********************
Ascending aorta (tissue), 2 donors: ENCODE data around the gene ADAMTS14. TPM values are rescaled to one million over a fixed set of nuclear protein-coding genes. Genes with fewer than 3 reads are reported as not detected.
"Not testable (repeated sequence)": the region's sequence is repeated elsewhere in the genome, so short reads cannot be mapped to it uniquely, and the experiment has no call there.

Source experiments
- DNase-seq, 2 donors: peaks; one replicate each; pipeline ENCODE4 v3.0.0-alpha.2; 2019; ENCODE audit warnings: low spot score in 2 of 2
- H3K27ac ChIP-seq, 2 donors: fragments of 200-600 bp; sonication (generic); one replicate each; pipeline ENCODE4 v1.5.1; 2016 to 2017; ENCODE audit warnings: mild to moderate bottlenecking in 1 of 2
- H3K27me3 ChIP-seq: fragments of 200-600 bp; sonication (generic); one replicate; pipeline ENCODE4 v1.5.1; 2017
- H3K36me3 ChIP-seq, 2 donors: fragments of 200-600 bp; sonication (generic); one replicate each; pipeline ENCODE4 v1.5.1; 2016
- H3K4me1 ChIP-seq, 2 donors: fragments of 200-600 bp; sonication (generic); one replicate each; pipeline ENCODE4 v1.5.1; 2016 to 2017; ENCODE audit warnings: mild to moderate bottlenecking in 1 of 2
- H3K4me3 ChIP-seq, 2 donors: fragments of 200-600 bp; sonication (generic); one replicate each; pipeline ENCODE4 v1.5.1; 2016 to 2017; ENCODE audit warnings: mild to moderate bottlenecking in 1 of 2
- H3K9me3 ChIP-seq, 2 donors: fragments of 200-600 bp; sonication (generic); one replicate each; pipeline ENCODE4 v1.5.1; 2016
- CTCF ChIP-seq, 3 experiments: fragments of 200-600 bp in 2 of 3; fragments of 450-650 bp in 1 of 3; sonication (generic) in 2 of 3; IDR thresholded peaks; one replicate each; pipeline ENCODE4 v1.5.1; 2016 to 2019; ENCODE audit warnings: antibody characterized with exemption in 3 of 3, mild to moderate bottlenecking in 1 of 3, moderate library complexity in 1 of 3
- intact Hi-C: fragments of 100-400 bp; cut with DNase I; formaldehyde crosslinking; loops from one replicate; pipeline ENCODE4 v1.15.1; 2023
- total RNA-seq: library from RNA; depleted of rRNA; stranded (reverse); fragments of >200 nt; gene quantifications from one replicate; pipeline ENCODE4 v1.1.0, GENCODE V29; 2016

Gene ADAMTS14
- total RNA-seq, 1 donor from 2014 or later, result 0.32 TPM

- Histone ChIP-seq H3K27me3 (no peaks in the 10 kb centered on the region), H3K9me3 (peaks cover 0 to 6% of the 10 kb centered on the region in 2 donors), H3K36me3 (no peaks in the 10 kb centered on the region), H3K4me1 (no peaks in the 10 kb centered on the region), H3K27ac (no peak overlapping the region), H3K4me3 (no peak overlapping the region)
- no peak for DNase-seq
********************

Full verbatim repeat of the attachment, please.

Ascending aorta (tissue), 2 donors: ENCODE data around the gene ADAMTS14. TPM values are rescaled to one million over a fixed set of nuclear protein-coding genes. Genes with fewer than 3 reads are reported as not detected.
"Not testable (repeated sequence)": the region's sequence is repeated elsewhere in the genome, so short reads cannot be mapped to it uniquely, and the experiment has no call there.

Source experiments
- DNase-seq, 2 donors: peaks; one replicate each; pipeline ENCODE4 v3.0.0-alpha.2; 2019; ENCODE audit warnings: low spot score in 2 of 2
- H3K27ac ChIP-seq, 2 donors: fragments of 200-600 bp; sonication (generic); one replicate each; pipeline ENCODE4 v1.5.1; 2016 to 2017; ENCODE audit warnings: mild to moderate bottlenecking in 1 of 2
- H3K27me3 ChIP-seq: fragments of 200-600 bp; sonication (generic); one replicate; pipeline ENCODE4 v1.5.1; 2017
- H3K36me3 ChIP-seq, 2 donors: fragments of 200-600 bp; sonication (generic); one replicate each; pipeline ENCODE4 v1.5.1; 2016
- H3K4me1 ChIP-seq, 2 donors: fragments of 200-600 bp; sonication (generic); one replicate each; pipeline ENCODE4 v1.5.1; 2016 to 2017; ENCODE audit warnings: mild to moderate bottlenecking in 1 of 2
- H3K4me3 ChIP-seq, 2 donors: fragments of 200-600 bp; sonication (generic); one replicate each; pipeline ENCODE4 v1.5.1; 2016 to 2017; ENCODE audit warnings: mild to moderate bottlenecking in 1 of 2
- H3K9me3 ChIP-seq, 2 donors: fragments of 200-600 bp; sonication (generic); one replicate each; pipeline ENCODE4 v1.5.1; 2016
- CTCF ChIP-seq, 3 experiments: fragments of 200-600 bp in 2 of 3; fragments of 450-650 bp in 1 of 3; sonication (generic) in 2 of 3; IDR thresholded peaks; one replicate each; pipeline ENCODE4 v1.5.1; 2016 to 2019; ENCODE audit warnings: antibody characterized with exemption in 3 of 3, mild to moderate bottlenecking in 1 of 3, moderate library complexity in 1 of 3
- intact Hi-C: fragments of 100-400 bp; cut with DNase I; formaldehyde crosslinking; loops from one replicate; pipeline ENCODE4 v1.15.1; 2023
- total RNA-seq: library from RNA; depleted of rRNA; stranded (reverse); fragments of >200 nt; gene quantifications from one replicate; pipeline ENCODE4 v1.1.0, GENCODE V29; 2016

Gene ADAMTS14
- total RNA-seq, 1 donor from 2014 or later, result 0.32 TPM

- Histone ChIP-seq H3K27me3 (no peaks in the 10 kb centered on the region), H3K9me3 (peaks cover 0 to 6% of the 10 kb centered on the region in 2 donors), H3K36me3 (no peaks in the 10 kb centered on the region), H3K4me1 (no peaks in the 10 kb centered on the region), H3K27ac (no peak overlapping the region), H3K4me3 (no peak overlapping the region)
- no peak for DNase-seq